KATHMANDU: The World Bank Group’s ‘Country Climate and Development Report for Nepal’ has warned that Nepal’s GDP could be at least 7 percent smaller by 2050 if climate impacts are left unchecked.
The report also underscored the urgency of building resilience to climate change and recommends policies and investments for integrated climate and development solutions for green, resilient, and inclusive development.
“With increasing evidence of more severe climate change impacts, Nepal stands at a critical juncture to embark on a path for recovery and growth that is more sustainable, more inclusive, and more resilient to future shocks,” said World Bank Vice President for South Asia Martin Raiser. “The good news is that the country’s notable successes in community forestry and hydropower investments are a strong foundation for future climate-smart growth.”
Nepal’s supply chains, farmers, and urban dwellers are already facing devastating climate impacts such as landslides, droughts, and flooding. Without concerted steps to shore up resilience, future climate hazards will threaten the country’s long-term development, states the report.
The report further noted that climate variability is already a major driver of food insecurity and poverty in Nepal, with increased flooding and heat stress seen in the southern regions, while the north experiences increased landslides, water stress, and glacial lake overflow.
As Nepal’s economy grows, it also needs to address its greenhouse gas and air pollution emissions. While the country is a negligible contributor to climate change – producing 0.1 percent of total global greenhouse gas emissions – the country’s emission rate is growing rapidly. Nepal also has one of the highest levels of air pollution in the world, with emissions from transport, biomass burning, and industrial activities significantly impacting health and productivity.
Nepal has pledged to achieve net zero emissions by 2045 and to significantly scale up hydropower investment in the coming decade. In 2021, Nepal adopted the Green, Resilient and Inclusive Development (GRID) approach as a national vision to guide long-term green growth and build resilience to climate and other shocks that are barriers to Nepal’s development ambitions. Under Nepal’s federal structure, the local governments are placed at the center of climate resilience and development efforts with extensive implementation responsibilities and play a crucial role in translating the GRID strategy into action.
To help Nepal achieve its development goals while implementing its climate commitments, the report proposes actions on two fronts: building resilience to climate impacts and pursuing public and private investments in low-carbon solutions, notably hydropower and its export. The report also highlights that women, indigenous people, and other marginalized groups are often excluded from mainstream development and suffer from cumulative and cascading impacts of climate change and disasters.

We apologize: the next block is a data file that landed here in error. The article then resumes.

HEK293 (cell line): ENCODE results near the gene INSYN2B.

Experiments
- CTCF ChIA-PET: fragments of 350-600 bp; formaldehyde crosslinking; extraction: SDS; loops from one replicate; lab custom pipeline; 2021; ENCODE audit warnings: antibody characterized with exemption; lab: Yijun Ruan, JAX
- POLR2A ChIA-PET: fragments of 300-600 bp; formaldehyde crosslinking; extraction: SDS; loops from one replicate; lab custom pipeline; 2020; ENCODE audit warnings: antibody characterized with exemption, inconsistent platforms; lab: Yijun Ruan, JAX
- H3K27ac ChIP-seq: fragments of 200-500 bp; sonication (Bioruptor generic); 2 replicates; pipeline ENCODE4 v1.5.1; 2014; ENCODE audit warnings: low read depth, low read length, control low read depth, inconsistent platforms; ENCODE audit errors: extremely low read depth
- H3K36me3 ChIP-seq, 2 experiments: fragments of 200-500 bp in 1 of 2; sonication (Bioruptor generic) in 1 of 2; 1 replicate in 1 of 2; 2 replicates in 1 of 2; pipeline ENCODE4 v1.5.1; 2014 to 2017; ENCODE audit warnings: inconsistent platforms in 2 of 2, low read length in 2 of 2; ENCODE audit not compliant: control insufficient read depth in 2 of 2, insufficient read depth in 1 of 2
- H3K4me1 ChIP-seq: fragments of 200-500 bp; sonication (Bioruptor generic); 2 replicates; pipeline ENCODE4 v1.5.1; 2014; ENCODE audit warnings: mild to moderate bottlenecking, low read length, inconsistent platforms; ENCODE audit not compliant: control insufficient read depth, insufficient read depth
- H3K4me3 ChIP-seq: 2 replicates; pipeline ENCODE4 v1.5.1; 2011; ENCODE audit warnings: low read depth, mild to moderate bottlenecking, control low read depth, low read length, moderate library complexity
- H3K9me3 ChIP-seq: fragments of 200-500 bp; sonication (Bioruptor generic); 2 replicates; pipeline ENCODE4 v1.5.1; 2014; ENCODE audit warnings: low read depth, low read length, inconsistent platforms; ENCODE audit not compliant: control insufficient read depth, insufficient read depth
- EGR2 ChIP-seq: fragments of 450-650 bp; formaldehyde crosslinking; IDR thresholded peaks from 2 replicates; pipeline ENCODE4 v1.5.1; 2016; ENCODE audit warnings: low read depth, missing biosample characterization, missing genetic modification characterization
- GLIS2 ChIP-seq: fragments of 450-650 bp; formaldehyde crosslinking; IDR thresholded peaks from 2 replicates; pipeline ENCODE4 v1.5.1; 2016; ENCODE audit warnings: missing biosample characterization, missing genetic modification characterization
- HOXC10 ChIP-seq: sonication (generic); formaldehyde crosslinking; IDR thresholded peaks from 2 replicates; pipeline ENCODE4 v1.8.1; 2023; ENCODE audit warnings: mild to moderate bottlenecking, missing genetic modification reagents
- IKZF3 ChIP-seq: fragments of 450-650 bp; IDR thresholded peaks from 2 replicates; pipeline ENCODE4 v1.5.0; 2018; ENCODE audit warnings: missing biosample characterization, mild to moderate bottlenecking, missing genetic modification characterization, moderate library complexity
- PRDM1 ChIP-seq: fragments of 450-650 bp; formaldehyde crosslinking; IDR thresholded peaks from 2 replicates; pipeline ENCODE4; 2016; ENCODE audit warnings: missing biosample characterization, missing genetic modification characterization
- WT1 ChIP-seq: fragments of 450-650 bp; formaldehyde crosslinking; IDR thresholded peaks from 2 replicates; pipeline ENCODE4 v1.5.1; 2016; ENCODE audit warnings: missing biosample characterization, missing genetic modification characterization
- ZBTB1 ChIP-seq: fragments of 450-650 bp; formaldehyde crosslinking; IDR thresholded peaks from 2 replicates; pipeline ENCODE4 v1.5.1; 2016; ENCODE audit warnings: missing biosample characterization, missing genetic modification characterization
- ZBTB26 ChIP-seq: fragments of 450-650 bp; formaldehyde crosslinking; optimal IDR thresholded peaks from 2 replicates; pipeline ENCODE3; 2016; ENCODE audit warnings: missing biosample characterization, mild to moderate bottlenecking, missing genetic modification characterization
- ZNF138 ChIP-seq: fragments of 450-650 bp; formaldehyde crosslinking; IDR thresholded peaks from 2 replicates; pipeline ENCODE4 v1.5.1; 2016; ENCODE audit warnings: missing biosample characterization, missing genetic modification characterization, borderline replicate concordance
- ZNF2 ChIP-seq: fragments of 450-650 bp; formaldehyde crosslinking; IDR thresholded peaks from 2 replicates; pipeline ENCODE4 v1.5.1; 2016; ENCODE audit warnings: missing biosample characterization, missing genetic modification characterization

To shore up resilience, the report recommends enhancing water resource management, including water storage investments; embracing climate-smart agriculture; and transitioning to sustainable forest management. Similarly, the report also stresses the need for more work is needed to assess climate impacts on future river flow, invest in supporting infrastructure to firm up exports, engage the private sector more systematically, and continue to work with regional partners. The report recommends strategic urban planning to invest in municipal solid waste and water treatment infrastructure, green, resilient buildings, and low-carbon transport options such as e-mobility and mass transit.
To support these transitions, the report also recommends that Nepal needs to prioritize three key enablers: scale up all types of finance for resilience and low-carbon development; strengthen household and community resilience through social protection and well-managed built and natural capital, and strengthen governance for climate change and disaster risk management through deeper federalization of responsibilities.
“Nepal’s transition to a prosperous low-carbon economy that is resilient to climate adversity will also require significant mobilization of private expertise and capital,” said Ruth Horowitz, IFC’s Regional Vice President for Asia and the Pacific. “The private sector already plays a crucial role in harnessing clean energy—and with targeted reforms, more private finance, including foreign direct investments, can be crowded in to sustainably green the entire economy while reducing fiscal pressure on public finance.”